New librarians looking for an opportunity to discuss their experiences can also participate in a listserv created for just this purpose. NEWLIB-L is owned and maintained by Susan Scheiber, head of acquisitions and serials at RAND, a think tank devoted to improving policy and decision making through research and analysis. While the listserv is designed primarily for new librarians, those contemplating entering the profession and experienced librarians willing to mentor newcomers are also welcome.
Those of us with many years of professional experience have both witnessed and participated in (either enthusiastically or grudgingly) the march of technology into the library. Unlike prospective and new librarians, who are learning about the profession as it is practiced now, those with more experience are grappling with the changes brought about by the adoption of technology and perhaps questioning whether their field will continue to exist in the future. The LibraryHQ.com site, which describes itself as a Web-based portal for the library profession, offers a starting point for people reflecting on their careers through an extensive resources page of links to information for library professionals. The section on library science as a career offers links to a profile of the job that appeared in The Princeton Review, a discussion of the modern M.L.S. degree and how it is being used by recent graduates, and a link to an article that asks librarians to consider if they would choose their profession over again. Resources on librarianship are listed among the links in the section devoted to professional sites, and includes links to such sites as the UNESCO Libraries Portal, Librarians and Library Science from the About.com site, and the Suite101 site, Librarians and Information Science, run by Gillian Davis.
Looking Toward the Future
While I don't believe that any of us would like to have "librarian" defined as "someone who works in libraries," the future of the profession will be affected by the way libraries evolve over time. The new publication Library Futures Quarterly (LFQ), along with its companion Web site, explores the future of public libraries. Issues of this newsletter feature in-depth special reports on trends affecting the future of the library, contributions from progressive librarians and other professionals, news of developments in the information field, and future tools and tutorials including its own Library Futures Rating System and Library Futures Foresight System. You can download a sample issue from the Web site, and there are tables of contents from previous issues beginning with their premier issue in November 2000. The Web Specials section of the site offers its Library Foresight System, a selection of free reports and articles, an Ask the Library Futurist feature for questions and answers, the LFQ Soapbox, which offers commentary on trends and events, and a recommended reading list of print and electronic resources. A free electronic newsletter, Library Futures Express, is available as a companion publication to the print newsletter and plans are to have 10 to 20 issues distributed during the course of a year. Visitors to the site may contribute their ideas and opinions through the Idea Bank, the Polls/Talkback feature, or through the questionnaire section. Complete information on subscriptions to both the electronic and print newsletters is available online.
Another Web site that challenges librarians to consider the direction of their profession in light of societal changes is the home page of Philip E. Agre, associate professor of Information Studies at the University of California--Los Angeles. This simple page, devoid of fancy design or eye-catching graphics, offers links to his writings on information studies, libraries, and librarianship. I urge librarians to read his article titled "The End of Information and the Future of Libraries." It is not an article to be quickly skimmed, but is instead a thoughtful discourse that proposes a completely different role for librarians and deserves a thorough, considered reading--as do his other writings.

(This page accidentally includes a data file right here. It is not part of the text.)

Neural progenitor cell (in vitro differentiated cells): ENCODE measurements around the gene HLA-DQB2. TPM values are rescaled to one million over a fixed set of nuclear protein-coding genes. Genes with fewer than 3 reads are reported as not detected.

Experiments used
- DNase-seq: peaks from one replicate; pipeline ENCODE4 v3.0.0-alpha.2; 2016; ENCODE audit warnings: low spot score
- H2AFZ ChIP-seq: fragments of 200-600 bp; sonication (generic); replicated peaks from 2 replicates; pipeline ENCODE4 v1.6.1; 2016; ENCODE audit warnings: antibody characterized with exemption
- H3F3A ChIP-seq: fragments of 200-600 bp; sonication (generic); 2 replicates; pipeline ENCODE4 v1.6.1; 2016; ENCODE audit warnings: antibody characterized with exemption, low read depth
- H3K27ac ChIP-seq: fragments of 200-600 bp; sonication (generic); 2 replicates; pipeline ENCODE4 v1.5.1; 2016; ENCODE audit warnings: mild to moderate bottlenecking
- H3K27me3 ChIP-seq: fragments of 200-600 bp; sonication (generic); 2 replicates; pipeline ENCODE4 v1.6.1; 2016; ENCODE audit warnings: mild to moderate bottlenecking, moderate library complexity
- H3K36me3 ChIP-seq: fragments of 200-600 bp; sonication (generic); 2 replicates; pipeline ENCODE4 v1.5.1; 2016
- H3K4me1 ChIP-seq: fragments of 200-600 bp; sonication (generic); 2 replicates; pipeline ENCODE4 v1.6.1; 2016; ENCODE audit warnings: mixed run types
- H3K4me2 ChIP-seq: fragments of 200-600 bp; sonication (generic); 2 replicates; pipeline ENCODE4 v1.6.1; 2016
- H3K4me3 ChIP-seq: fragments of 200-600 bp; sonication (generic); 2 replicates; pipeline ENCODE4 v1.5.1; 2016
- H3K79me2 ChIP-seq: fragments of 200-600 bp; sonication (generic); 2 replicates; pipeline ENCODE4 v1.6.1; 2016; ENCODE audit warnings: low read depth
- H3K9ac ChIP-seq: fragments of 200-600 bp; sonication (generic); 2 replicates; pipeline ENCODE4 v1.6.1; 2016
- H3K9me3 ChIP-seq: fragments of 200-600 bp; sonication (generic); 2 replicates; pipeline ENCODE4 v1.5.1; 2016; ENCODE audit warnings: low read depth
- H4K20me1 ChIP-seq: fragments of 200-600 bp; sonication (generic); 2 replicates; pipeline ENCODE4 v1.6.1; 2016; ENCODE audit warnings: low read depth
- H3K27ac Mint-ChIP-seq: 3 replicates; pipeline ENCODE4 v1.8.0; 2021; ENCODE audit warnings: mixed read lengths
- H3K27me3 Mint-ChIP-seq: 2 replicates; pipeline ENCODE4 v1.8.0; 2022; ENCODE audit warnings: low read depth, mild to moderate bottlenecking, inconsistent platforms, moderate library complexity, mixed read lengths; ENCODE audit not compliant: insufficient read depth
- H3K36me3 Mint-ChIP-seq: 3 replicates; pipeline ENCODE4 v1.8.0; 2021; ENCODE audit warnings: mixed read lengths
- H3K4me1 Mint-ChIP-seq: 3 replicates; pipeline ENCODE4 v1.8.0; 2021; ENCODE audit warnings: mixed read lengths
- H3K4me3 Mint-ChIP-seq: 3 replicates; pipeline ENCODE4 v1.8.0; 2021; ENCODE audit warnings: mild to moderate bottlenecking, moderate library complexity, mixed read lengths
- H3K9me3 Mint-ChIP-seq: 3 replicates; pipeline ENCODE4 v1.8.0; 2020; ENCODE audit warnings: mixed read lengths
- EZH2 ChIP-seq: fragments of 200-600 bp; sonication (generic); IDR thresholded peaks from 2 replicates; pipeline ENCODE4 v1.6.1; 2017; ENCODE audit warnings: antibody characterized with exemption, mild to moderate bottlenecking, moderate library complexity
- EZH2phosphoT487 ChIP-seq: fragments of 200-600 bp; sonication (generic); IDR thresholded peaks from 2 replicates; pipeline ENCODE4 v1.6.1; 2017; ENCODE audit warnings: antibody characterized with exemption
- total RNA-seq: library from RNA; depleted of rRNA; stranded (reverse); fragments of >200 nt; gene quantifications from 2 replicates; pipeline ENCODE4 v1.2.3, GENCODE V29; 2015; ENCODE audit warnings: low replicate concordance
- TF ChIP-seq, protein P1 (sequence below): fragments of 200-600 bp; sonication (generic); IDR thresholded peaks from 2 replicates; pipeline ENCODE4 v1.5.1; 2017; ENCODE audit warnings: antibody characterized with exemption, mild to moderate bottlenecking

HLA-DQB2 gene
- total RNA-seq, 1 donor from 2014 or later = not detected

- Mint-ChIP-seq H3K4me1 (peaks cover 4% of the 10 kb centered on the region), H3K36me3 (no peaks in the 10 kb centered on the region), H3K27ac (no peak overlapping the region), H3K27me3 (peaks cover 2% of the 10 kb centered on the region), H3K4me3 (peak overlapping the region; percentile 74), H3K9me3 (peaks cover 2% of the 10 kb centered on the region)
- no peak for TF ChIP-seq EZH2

Putting New Tools to Work
The question I posed at the beginning of this column, "Has technology changed our roles as librarians, or has it just given us better tools?" is not an easy one to answer, and perhaps the response I give today will change with new technological advances. There is, of course, no way to deny that technology has already had a profound effect on our profession, just as it has had on our lives outside the library. Nearly every job description I read on the LibraryHQ.com site listed computer skills as a requirement. I would argue that while computer skills are necessary, our basic roles have remained the same: to preserve culture and to help people find the information they need. Technology has enhanced our abilities to fulfill these roles because it has provided us with much better tools--and we're not afraid to use them. This may be the biggest change in our profession--that even though we preserve the past, we don't live in the past, and we no longer hesitate to take advantage of the newest technologies. It is a n exciting time to be a librarian, but it is not for the faint of heart because the traditional roles now require more complex skills to preserve, analyze, and organize information.
Janet L. Balas is library information systems specialist at Monroeville (Pennsylvania) Public Library.…
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Publication information: Article title: Does Technology Define Librarians' Roles?. Contributors: balas, janet I. - Author. Magazine title: Computers in Libraries. Volume: 21. Issue: 10 Publication date: November-December 2001. Page number: 58. © 2008 Information Today, Inc. COPYRIGHT 2001 Gale Group.